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Taxonomy Meets Public Health: The Case of Shiga Toxin-Producing

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  • Author: Flemming Scheutz1
  • Editors: Vanessa Sperandio2, Carolyn J. Hovde3
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    Affiliations: 1: WHO Collaborating Centre for Reference and Research on and , Department of Microbiology and Infection Control, Statens Serum Institut, DK-2300 Copenhagen S, Denmark; 2: University of Texas Southwestern Medical Center, Dallas, TX; 3: University of Idaho, Moscow, ID
  • Source: microbiolspec June 2014 vol. 2 no. 3 doi:10.1128/microbiolspec.EHEC-0019-2013
  • Received 23 October 2013 Accepted 05 November 2013 Published 13 June 2014
  • Flemming Scheutz, fsc@ssi.dk
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  • Abstract:

    To help assess the clinical and public health risks associated with different Shiga toxin-producing (STEC) strains, an empirical classification scheme was used to classify STEC into five “seropathotypes” (seropathotype A [high risk] to seropathotypes D and E [minimal risk]). This definition is of considerable value in cases of human infection but is also problematic because not all STEC infections are fully characterized and coupled to reliable clinical information. Outbreaks with emerging hybrid strains continuously challenge our understanding of virulence potential and may result in incorrect classification of specific pathotypes; an example is the hybrid strain that caused the 2011 outbreak in Germany, STEC/EAggEC O104:H4, which may deserve an alternative seropathotype designation. The integration of mobile virulence factors in the stepwise and parallel evolution of pathogenic lineages of STEC collides with the requirements of a good taxonomy, which separates elements of each group into subgroups that are mutually exclusive, unambiguous, and, together, include all possibilities. The concept of (sero)-pathotypes is therefore challenged, and the need to identify factors of STEC that absolutely predict the potential to cause human disease is obvious. Because the definition of hemolytic-uremic syndrome (HUS) is distinct, a basic and primary definition of HUS-associated (HUSEC) for first-line public health action is proposed: in a background of an or -positive followed by a second-line subtyping of genes that refines the definition of HUSEC to include only and . All other STEC strains are considered “low-risk” STEC.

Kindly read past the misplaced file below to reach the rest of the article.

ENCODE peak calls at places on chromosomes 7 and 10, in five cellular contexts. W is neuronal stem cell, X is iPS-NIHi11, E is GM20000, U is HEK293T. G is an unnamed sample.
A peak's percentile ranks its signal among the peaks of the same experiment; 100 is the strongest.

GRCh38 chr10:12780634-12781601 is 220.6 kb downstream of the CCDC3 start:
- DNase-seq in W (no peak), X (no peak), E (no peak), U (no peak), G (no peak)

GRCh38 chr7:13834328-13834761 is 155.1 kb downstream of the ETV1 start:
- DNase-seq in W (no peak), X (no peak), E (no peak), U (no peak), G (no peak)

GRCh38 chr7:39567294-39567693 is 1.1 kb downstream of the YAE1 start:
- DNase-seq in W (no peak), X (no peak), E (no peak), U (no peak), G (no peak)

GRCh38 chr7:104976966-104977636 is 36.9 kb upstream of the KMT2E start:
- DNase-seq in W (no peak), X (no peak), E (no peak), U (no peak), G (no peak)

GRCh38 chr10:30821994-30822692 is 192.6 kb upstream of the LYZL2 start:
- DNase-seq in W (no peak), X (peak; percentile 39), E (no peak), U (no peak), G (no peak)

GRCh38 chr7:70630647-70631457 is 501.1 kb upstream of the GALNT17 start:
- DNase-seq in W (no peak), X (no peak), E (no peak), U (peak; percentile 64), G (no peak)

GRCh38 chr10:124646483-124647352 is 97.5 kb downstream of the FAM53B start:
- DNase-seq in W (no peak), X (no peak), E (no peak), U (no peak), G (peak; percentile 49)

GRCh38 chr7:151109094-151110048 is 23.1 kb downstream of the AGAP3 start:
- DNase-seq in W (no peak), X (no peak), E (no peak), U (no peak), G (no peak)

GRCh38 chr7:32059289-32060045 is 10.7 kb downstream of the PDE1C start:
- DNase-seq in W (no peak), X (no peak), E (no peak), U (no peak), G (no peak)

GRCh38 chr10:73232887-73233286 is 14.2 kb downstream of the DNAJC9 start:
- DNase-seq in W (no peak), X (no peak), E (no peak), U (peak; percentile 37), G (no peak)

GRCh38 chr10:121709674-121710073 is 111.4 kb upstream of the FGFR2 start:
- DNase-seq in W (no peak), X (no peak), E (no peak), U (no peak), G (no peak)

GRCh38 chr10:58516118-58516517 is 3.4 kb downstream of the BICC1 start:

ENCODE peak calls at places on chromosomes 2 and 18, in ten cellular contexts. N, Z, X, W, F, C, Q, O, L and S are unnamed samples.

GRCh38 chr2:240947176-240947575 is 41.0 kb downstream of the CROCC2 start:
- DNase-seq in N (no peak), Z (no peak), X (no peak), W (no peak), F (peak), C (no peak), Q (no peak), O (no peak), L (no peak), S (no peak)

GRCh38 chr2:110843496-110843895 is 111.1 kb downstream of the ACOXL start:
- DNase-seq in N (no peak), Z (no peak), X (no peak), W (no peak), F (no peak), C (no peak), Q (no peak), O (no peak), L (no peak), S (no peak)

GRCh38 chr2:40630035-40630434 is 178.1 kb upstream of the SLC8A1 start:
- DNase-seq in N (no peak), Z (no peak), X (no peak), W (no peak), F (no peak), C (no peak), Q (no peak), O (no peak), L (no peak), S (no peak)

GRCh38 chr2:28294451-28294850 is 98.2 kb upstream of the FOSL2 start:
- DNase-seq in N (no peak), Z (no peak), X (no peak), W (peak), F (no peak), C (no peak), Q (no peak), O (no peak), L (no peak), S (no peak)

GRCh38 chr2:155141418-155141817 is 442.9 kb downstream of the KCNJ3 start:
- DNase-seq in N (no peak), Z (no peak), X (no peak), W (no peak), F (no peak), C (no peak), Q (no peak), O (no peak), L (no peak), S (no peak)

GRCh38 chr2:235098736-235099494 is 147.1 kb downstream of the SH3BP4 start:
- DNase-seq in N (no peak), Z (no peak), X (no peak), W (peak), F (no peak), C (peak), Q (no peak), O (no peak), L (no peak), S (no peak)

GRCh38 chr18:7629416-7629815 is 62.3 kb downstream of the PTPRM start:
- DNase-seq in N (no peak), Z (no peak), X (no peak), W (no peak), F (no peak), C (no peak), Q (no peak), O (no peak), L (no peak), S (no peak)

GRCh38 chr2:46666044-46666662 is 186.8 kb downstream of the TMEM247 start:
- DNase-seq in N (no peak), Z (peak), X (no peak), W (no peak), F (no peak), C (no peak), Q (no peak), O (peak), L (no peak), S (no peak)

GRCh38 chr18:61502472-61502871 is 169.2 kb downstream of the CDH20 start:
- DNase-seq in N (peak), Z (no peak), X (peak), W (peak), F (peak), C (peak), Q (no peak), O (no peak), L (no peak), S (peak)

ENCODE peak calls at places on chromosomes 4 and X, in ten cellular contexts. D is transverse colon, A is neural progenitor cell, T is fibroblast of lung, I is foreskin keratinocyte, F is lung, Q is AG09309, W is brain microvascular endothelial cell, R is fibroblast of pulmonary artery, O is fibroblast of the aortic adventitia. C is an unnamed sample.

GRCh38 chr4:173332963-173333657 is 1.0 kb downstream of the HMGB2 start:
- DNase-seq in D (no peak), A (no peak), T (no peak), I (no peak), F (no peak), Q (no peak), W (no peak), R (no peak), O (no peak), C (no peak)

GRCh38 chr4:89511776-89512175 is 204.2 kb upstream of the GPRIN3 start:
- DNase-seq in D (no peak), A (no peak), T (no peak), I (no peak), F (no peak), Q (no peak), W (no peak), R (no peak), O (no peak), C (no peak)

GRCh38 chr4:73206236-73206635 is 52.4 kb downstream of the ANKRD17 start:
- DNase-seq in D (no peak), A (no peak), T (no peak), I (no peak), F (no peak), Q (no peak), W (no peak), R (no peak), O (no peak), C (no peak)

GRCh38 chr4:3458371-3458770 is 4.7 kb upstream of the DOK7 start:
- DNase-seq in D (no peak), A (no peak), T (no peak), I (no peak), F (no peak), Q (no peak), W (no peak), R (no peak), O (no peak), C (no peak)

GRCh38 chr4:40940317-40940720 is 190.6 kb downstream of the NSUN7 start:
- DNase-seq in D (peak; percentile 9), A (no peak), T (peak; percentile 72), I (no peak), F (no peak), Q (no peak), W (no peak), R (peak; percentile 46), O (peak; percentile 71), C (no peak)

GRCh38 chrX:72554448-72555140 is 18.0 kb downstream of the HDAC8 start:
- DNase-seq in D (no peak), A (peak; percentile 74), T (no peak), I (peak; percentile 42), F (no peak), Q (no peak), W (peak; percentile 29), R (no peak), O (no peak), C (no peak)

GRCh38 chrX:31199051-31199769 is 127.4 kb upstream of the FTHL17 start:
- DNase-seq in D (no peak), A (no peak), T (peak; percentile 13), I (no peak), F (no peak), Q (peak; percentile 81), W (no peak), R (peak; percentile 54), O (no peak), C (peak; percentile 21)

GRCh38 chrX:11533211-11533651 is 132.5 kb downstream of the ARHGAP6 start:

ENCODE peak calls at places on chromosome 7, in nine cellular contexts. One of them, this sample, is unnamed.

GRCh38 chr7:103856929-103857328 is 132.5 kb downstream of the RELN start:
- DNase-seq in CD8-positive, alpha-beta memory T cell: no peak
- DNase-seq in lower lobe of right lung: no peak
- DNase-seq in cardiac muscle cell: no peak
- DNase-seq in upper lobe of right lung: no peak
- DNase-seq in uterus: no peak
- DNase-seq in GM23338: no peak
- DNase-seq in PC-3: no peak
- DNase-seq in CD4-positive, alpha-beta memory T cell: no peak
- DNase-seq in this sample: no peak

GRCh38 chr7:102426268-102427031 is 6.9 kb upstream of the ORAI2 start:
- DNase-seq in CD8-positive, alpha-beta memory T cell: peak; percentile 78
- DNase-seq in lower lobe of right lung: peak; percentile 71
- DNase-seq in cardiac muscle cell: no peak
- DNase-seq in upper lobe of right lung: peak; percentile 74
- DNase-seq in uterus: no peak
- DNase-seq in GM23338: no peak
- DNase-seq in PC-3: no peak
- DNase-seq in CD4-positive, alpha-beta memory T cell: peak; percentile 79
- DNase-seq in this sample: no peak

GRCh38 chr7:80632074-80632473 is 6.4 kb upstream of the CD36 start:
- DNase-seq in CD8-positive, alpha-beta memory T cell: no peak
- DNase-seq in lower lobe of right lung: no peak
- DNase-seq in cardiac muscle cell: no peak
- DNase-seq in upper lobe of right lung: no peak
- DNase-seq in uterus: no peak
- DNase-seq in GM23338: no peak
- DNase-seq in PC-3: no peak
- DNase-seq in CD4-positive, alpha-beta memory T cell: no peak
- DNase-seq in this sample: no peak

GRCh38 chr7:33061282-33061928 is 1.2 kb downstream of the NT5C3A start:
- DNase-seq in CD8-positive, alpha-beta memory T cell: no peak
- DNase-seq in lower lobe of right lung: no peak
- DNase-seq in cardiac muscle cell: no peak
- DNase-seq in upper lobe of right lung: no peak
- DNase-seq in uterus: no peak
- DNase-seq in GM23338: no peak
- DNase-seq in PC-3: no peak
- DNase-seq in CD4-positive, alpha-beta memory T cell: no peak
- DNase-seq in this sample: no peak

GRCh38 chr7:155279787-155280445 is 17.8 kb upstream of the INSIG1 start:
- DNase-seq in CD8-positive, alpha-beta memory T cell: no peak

• Citation: Scheutz F. 2014. Taxonomy Meets Public Health: The Case of Shiga Toxin-Producing . Microbiol Spectrum 2(3):EHEC-0019-2013. doi:10.1128/microbiolspec.EHEC-0019-2013.

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/content/journal/microbiolspec/10.1128/microbiolspec.EHEC-0019-2013
2014-06-13
2017-12-14

Abstract:

To help assess the clinical and public health risks associated with different Shiga toxin-producing (STEC) strains, an empirical classification scheme was used to classify STEC into five “seropathotypes” (seropathotype A [high risk] to seropathotypes D and E [minimal risk]). This definition is of considerable value in cases of human infection but is also problematic because not all STEC infections are fully characterized and coupled to reliable clinical information. Outbreaks with emerging hybrid strains continuously challenge our understanding of virulence potential and may result in incorrect classification of specific pathotypes; an example is the hybrid strain that caused the 2011 outbreak in Germany, STEC/EAggEC O104:H4, which may deserve an alternative seropathotype designation. The integration of mobile virulence factors in the stepwise and parallel evolution of pathogenic lineages of STEC collides with the requirements of a good taxonomy, which separates elements of each group into subgroups that are mutually exclusive, unambiguous, and, together, include all possibilities. The concept of (sero)-pathotypes is therefore challenged, and the need to identify factors of STEC that absolutely predict the potential to cause human disease is obvious. Because the definition of hemolytic-uremic syndrome (HUS) is distinct, a basic and primary definition of HUS-associated (HUSEC) for first-line public health action is proposed: in a background of an or -positive followed by a second-line subtyping of genes that refines the definition of HUSEC to include only and . All other STEC strains are considered “low-risk” STEC.

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FIGURE 1

Stx subtypes and variants. Parsimony tree of 107 variants: nine variants of Stx1a (including Shiga toxin from ), four variants of Stx1c, one variant of Stx1d, and subtypes of Stx2, including 21 Stx2a, 16 Stx2b, 18 Stx2c, 18 Stx2d, 14 Stx2e, two Stx2f, and four Stx2g variants. Data from reference 54 and updated by the author. doi:10.1128/microbiolspec.EHEC-0019-2013.f1

Source: microbiolspec June 2014 vol. 2 no. 3 doi:10.1128/microbiolspec.EHEC-0019-2013
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FIGURE 2

Stx bacteriophage insertion sites in LEE-positive STEC include , , , , , , , and . Data from references 85 , 86 , and 118 . In LEE-negative STEC genomes additional insertion sites are often different and include , , , , and . Data from references 53 , 87 , and 119 . Big circles indicate the preferred bacteriophage integration site. doi:10.1128/microbiolspec.EHEC-0019-2013.f2

Source: microbiolspec June 2014 vol. 2 no. 3 doi:10.1128/microbiolspec.EHEC-0019-2013
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